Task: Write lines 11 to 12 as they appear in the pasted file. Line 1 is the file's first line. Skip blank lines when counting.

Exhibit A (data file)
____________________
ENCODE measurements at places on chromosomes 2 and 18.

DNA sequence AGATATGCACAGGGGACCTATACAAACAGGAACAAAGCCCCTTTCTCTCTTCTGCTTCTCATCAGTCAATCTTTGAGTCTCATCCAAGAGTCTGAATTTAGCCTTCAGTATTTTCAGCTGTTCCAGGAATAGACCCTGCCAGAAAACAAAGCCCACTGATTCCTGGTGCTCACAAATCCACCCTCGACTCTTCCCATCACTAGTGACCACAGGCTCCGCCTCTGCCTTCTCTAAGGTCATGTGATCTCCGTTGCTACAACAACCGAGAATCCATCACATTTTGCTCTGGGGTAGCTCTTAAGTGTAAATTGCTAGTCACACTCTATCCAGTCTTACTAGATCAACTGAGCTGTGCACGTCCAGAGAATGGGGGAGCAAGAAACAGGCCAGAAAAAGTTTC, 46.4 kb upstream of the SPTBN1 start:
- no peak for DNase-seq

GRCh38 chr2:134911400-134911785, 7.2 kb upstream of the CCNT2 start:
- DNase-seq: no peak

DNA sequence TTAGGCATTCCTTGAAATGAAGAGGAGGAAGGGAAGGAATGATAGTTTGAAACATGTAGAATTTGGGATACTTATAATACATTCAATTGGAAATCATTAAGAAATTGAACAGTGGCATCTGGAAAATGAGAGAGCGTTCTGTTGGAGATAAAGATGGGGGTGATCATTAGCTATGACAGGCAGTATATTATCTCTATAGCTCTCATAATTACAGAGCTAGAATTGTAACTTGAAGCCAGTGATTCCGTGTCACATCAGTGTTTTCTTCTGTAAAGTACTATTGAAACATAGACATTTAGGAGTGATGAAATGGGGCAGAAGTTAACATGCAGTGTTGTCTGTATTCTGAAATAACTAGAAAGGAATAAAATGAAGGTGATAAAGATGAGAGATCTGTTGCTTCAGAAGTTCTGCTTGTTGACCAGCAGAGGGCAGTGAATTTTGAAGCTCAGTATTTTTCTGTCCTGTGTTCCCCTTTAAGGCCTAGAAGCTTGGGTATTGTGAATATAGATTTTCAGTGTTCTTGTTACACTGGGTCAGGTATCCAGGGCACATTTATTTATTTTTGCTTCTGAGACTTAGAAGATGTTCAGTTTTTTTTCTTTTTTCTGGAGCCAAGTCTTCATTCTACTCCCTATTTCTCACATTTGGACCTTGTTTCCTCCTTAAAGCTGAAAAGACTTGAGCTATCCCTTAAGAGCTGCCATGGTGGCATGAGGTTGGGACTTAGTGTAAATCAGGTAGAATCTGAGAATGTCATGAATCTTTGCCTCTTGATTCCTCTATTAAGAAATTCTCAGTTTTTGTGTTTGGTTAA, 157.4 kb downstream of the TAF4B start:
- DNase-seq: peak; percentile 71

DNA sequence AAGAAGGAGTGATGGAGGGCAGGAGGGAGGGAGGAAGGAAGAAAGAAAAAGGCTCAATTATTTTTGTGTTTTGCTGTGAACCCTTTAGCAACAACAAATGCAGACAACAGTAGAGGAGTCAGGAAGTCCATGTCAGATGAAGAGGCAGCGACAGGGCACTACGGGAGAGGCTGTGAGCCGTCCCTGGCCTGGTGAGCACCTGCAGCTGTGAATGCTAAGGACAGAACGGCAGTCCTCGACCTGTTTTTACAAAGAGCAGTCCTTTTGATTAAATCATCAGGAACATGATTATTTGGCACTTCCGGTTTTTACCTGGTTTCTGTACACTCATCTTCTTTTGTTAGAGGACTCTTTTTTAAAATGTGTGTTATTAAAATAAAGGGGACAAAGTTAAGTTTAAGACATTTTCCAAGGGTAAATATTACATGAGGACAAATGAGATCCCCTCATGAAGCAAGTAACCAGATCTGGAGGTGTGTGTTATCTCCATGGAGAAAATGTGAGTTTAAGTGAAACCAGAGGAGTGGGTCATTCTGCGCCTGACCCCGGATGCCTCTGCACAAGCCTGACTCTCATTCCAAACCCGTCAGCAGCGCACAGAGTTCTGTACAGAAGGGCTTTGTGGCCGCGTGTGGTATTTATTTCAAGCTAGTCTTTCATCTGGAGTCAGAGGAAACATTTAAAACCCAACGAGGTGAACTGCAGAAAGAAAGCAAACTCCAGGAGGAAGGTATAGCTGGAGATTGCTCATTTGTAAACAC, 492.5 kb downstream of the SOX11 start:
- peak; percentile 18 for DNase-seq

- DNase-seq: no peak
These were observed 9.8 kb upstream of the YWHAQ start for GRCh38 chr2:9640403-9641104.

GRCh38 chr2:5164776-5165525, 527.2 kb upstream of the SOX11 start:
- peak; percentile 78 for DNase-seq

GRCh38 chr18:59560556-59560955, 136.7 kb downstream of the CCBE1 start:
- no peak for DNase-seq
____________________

These were observed 9.8 kb upstream of the YWHAQ start for GRCh38 chr2:9640403-9641104.

GRCh38 chr2:5164776-5165525, 527.2 kb upstream of the SOX11 start: